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Ignore rules

Some WordPress sites contain a lot of "noise" like log entries, results of security scans, cache items, etc. It is not uncommon that even a simple-looking website contains hundreds of thousands of rows in the database which is a big problem for staging, both from the usability and performance perspective.

Because of that, VersionPress.com uses ignore rules to filter such things out. We're gradually improving these rules so please let us know if you have a site that seems to transfer a lot of unnecessary items between staging and live.

Note

Please note that staging is currently disabled for sites with more than 50,000 non-ignored database rows.

Custom ignore rules

Experimental feature

This feature is a work in progress and may be updated at any time. If you have any feedback to it, please send it our way.

You can create a vp-ignore.json file in your site root to exclude certain items from staging.

Ignoring files

Let's say you have a custom backup folder at wp-content/my-backups:

image

You can exclude it from staging by creating a vp-ignore.json file at the site root (/var/www/html) with this content:

{
  "example.com": {
    "files": [
      "/wp-content/my-backups"
    ]
  }
}

When you create a staging site now, it will not contain the my-backups folder at all:

image

In the JSON:

  • The top-level key (example.com above) is any string that makes sense to you. It is not actively used by the staging engine right now, however, if you know which plugin created the folder we recommend that you use its slug, it might be used in the future. For example, ignore rules for Akismet would be under the akismet key.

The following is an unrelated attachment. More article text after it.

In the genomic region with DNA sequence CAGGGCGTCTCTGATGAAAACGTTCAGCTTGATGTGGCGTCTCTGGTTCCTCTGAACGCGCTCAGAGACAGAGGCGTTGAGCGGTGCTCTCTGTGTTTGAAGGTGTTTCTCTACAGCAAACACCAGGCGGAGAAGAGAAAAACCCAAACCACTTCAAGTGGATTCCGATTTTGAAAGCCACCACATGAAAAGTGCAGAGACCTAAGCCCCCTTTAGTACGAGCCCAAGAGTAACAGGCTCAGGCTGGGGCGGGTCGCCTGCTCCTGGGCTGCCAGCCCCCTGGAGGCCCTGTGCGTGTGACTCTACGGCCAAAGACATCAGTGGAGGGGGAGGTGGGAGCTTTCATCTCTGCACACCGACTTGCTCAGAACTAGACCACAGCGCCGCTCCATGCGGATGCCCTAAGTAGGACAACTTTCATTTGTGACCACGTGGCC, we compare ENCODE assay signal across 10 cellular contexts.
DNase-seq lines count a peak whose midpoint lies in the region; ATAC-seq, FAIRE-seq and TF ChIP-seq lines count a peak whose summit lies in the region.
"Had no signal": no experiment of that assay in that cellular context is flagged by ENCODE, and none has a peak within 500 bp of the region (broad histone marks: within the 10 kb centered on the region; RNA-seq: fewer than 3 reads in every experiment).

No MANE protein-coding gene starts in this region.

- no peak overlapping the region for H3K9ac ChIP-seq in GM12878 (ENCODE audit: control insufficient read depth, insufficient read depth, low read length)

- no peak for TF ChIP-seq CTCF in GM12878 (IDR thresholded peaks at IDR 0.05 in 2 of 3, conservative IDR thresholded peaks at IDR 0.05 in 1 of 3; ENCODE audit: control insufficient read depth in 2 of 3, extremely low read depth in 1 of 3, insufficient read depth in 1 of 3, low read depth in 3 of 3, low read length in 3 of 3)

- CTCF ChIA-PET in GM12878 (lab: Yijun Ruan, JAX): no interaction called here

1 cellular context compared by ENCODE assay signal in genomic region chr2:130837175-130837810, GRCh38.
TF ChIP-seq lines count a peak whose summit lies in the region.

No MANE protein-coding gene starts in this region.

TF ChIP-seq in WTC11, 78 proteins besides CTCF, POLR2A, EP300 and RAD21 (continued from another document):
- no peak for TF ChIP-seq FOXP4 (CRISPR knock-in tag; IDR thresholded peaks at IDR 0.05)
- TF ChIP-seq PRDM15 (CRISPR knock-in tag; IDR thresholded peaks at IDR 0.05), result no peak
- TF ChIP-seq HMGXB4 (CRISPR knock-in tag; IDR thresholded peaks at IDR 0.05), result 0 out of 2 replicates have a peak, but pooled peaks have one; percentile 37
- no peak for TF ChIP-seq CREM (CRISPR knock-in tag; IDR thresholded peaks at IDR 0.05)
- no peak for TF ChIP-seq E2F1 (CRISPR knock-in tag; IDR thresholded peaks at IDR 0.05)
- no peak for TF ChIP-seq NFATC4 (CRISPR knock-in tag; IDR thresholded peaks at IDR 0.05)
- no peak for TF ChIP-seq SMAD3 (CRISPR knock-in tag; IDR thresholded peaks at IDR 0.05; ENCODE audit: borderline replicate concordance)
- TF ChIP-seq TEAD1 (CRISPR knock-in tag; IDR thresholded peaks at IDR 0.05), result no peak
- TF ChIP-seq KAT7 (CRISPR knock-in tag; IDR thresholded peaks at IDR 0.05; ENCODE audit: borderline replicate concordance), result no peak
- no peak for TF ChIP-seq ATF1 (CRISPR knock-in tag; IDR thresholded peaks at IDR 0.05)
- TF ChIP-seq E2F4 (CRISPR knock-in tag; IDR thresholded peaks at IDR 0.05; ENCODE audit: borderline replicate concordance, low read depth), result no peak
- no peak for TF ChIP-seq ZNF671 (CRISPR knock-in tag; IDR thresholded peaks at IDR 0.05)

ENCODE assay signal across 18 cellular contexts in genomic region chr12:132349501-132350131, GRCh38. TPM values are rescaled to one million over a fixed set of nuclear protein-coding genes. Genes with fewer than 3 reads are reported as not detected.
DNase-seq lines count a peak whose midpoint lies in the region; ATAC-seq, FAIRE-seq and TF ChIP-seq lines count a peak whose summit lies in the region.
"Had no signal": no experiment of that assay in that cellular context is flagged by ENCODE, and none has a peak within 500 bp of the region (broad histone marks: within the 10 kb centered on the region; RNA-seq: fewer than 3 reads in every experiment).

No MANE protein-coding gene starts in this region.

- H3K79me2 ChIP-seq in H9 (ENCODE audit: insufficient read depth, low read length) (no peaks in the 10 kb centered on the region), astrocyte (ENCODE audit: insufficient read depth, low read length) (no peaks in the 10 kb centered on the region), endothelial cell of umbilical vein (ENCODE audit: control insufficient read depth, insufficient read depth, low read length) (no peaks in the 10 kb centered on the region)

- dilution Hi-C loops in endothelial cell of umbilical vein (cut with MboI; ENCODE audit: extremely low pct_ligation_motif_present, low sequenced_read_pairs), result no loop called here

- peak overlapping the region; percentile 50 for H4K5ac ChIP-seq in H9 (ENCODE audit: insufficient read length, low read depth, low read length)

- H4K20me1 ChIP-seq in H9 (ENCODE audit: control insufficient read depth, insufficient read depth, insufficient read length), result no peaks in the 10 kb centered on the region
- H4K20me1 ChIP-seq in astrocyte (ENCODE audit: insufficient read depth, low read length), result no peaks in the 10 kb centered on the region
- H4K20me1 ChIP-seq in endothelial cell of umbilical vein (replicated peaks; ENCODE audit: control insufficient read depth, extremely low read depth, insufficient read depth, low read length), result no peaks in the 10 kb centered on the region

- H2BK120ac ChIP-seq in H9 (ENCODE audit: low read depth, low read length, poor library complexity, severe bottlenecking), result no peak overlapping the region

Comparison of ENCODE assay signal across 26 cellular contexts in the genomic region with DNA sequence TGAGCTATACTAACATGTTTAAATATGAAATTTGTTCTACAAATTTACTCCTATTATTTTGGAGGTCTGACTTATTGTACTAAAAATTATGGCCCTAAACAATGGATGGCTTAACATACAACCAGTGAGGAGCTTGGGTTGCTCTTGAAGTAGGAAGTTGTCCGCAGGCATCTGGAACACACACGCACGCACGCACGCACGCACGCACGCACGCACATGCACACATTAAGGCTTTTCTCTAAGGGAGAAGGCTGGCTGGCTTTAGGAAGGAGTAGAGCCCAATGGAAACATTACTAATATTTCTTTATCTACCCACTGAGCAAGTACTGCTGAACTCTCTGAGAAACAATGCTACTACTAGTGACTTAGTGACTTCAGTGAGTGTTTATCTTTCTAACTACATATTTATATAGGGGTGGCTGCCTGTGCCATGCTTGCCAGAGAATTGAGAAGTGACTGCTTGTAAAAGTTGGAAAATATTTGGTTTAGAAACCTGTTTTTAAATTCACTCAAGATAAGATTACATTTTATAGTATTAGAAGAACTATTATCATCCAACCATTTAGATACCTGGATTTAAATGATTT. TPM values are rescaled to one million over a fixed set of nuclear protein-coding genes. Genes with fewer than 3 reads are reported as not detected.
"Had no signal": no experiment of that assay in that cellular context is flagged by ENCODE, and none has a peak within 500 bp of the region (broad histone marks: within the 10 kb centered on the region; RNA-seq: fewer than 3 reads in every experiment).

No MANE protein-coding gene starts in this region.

• The files key is an array of files and/or folders to ignore. Each path should start with a slash.

Ignoring database entities

Now let's say you have created a staging environment and when pushing live, you notice that there are options created by someplugin that you don't want to push:

image

You can ignore them by updating your vp-ignore.json file to contain this:

{
  "example.com": {
    "files": [
      "/wp-content/my-backups"
    ],
    "database": {
      "${prefix}options": [
        {"option_name": "someplugin_.*"}
      ]
    }
  }
}

In the new database section:

  1. The table name can be prefixed, use ${prefix} placeholder to use your site's actual prefix.
  2. Under each table, there is an array of column => regex pairs that define what to ignore.

With this, the push to live will exclude the options.

Ignoring whole tables

You can also ignore entire tables, or, more precisely, all rows from them by using the all-rows keyword. The tables themselves will still be created which is important for functionality of some plugins.

For example, most of Wordfence tables can be ignored like this:

{
  "wordfence": {
    "database": {
      "${prefix}wfBadLeechers": "all-rows",
      "${prefix}wfBlockedCommentLog": "all-rows",
      "${prefix}wfBlockedIPLog": "all-rows",
      "... etc. ...": "all-rows"
    }
  }
}

Complex example

The example below is taken from our "global" rules that are applied to each site. Your rules will typically be simpler.

{
  "core": {
    "database": {
      "${prefix}options": [
        {"option_name": "_transient_.*"},
        {"option_name": "_site_transient_.*"},
        {"option_name": "cron"},
        {"option_name": "cron_.*"},
        {"option_name": "db_upgraded"},
        {"option_name": "rewrite_rules"},
        {"option_name": "recently_edited"},
        {"option_name": ".*\\.lock"},
        {"option_name": "can_compress_scripts"},